In July and August we managed to drop 27 BRUV’s despite the rough weather during the windy season here in Fiji. We had five BRUV drops cancelled due to foul weather conditions and therefore safety precautions. This Fiji winter-time also resulted in the chilliest water temperatures to date. The average temperature in early July was 27oC but dropped and stayed at a range between 24-26oC, compared to 28-30oC in the summer months. This could potentially affect the behavior or location of the sharks in the shallow waters of the lagoon versus the deep waters of the passage. A trend could prevail after more sampling after a few years of research.
It is still too early to make conclusions about our BRUV experiment because we need to drop 30 BRUV’s in each area of study, that will be a total of 180 BRUV drops with all three Regions of study; more about that later. At the moment, we have two regions (Large = Yanuca and Medium = South Beqa), each with a marine reserve or Marine Protected Area (MPA); this makes four areas of study. A reminder, we are testing the effectiveness of MPA’s and reserves versus traditional fishing areas (control area). We are also testing to see if the size of the reserves/MPA effects the conservation of shark, ray and indicator fish populations. At the end of August we had dropped 38 BRUV’s in total. We have dropped 12 BRUV’s in the Yanuca MPA and 10 in the Yanuca Control. This is our Large Region of study. Eight BRUV’s were dropped in the Medium Control and Reserve (Medium Region). The Medium Region of study was new to the project in June.
Looking forward to October, we have confirmed our third and final region of study. This will be our Small Region of study (~3.5km2). This gives us a total of six areas of study; three reserves/MPA’s and three control areas. This area is located on the southeast side of Beqa Island and the fishing rights belong to Dakulbeqa and Dakuni Villages of Beqa Island. The Small Region is near passages to the open ocean, the exterior of Beqa Lagoon’s barrier reef. Our hope is that the proximity to the deep water will bring more exciting action to the BRUV’s, meaning larger coastal/pelagic associated sharks such as Tiger Sharks, Hammerheads, Bull Sharks,, Silver Tips and even Spotted Eagle Rays and Manta Rays! Fingers crossed!
Other news in our BRUV world is our brand new BRUV! We now have a light-weight aluminum BRUV which makes transport as well as BRUV drops and ascents in-water much more manageable and safe for the volunteers and staff.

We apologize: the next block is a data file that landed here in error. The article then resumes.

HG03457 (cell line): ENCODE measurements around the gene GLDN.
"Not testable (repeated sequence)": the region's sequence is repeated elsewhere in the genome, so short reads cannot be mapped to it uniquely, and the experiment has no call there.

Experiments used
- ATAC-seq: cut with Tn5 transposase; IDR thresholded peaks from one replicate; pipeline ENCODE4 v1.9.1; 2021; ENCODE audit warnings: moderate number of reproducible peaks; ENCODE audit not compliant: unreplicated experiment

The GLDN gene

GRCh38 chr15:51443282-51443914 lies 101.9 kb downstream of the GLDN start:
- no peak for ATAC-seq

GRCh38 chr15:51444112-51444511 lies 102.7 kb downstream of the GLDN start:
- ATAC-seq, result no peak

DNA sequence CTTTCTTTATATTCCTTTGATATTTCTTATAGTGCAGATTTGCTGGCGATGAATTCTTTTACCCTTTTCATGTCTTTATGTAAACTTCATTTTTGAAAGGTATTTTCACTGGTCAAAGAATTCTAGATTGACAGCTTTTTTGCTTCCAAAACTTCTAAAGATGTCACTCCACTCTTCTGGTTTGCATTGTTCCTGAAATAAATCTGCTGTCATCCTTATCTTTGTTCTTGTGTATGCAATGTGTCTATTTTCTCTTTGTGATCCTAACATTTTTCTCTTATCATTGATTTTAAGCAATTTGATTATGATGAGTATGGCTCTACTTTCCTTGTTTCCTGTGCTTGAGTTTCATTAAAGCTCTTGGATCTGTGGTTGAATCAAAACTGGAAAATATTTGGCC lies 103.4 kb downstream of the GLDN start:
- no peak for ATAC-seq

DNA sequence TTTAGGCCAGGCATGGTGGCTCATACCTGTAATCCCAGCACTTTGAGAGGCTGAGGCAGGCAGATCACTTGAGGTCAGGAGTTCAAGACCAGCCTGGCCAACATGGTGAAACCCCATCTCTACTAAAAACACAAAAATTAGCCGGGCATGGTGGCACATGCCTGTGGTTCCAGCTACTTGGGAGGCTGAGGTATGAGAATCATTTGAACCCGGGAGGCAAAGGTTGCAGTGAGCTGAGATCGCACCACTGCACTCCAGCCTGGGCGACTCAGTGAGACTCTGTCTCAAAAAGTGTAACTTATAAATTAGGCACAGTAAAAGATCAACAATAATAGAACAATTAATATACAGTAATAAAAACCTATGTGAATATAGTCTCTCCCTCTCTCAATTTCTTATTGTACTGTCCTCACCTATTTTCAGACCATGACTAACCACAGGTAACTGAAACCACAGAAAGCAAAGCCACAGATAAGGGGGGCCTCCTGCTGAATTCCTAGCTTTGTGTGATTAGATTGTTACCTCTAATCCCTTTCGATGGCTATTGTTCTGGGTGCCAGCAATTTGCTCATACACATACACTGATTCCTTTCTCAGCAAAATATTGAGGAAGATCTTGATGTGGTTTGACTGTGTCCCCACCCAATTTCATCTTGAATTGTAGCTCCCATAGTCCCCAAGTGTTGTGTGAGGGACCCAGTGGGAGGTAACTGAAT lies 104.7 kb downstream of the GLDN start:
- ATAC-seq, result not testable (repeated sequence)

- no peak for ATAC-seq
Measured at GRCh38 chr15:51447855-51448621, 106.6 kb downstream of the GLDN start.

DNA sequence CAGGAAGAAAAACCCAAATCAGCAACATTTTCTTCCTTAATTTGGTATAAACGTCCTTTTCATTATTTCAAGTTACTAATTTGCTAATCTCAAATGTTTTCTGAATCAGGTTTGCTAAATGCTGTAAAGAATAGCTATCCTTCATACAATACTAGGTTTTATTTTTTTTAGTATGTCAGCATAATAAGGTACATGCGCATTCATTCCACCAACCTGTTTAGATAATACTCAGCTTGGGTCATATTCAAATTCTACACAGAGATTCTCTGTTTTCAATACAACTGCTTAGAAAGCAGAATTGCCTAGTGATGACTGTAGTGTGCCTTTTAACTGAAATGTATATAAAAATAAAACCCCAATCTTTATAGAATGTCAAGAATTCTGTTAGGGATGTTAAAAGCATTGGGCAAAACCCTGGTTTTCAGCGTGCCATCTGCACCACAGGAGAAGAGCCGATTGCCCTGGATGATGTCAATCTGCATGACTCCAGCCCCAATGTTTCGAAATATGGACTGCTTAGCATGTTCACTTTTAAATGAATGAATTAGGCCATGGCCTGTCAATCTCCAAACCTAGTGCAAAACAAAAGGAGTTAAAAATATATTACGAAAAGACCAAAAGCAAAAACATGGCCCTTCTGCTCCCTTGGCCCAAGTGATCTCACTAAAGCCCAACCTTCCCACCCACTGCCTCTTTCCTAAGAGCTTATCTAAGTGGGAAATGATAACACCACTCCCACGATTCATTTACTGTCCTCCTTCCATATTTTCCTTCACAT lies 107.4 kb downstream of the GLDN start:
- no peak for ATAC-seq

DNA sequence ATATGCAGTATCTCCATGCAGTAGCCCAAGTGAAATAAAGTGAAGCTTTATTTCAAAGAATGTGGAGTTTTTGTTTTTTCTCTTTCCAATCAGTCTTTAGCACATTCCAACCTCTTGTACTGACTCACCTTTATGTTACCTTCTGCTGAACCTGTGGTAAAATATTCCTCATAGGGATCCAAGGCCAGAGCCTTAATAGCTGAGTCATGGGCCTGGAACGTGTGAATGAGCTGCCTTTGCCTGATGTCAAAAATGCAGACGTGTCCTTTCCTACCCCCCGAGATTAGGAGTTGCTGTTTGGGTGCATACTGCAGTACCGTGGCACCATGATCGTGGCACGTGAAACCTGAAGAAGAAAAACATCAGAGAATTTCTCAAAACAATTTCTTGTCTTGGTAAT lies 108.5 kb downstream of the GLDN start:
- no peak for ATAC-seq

BRUV highlight video:
August Dirty Day saw Shark Conservation volunteers join the Bula festival which is the biggest festival in Fiji. We created a float to promote shark Conservation and had the great pleasure of transporting Miss Bula around for the day. All proceeds from the festival will go towards the charitable organisations in Nadi.
For Septembers Dirty Day we dedicated our time to clean up the Navua river. We tasked people with recording every piece of trash we picked up and the others kept count of each item as they cleared the river of trash. Some of the most common things picked up was plastic or glass bottles, diapers, food wrappers or appliances like T.V.’s and stereos. In some areas there was too much trash for to be cleared as the locals had dedicated these places as trash dumps on the side of the river. By the end of the day 4 boats had been filled with trash that was taken to the dump.
Part of our role as volunteers with Projects Abroad is to educate the community on the affect their actions have on their environment and in turn their sharks. By keeping the trash out of the river we are keeping the mangroves healthy. Mangroves are important to sharks because that’s where the pregnant females go to give birth. If there aren’t any mangroves then the baby sharks are more likely to die. Sharks have a low reproductive rate which means they only reproduce once every 2 or 3 years. They also take a long time to reach sexual maturity. If we aren’t giving them a chance, we are going to lose them which in turn destroy the surrounding ecosystem. When the community sees us picking up trash and caring for the river, we are showing them an alternative to the approach they have for trash disposal.
One of our many social events was the very entertaining Traditional Dance classes.
Volunteers dressed up in traditional costumes and learnt the art of the Filian Meke which is a dance that is used to protect the local fishermen from the dangers of the ocean and give them good luck and a fruitful harvest.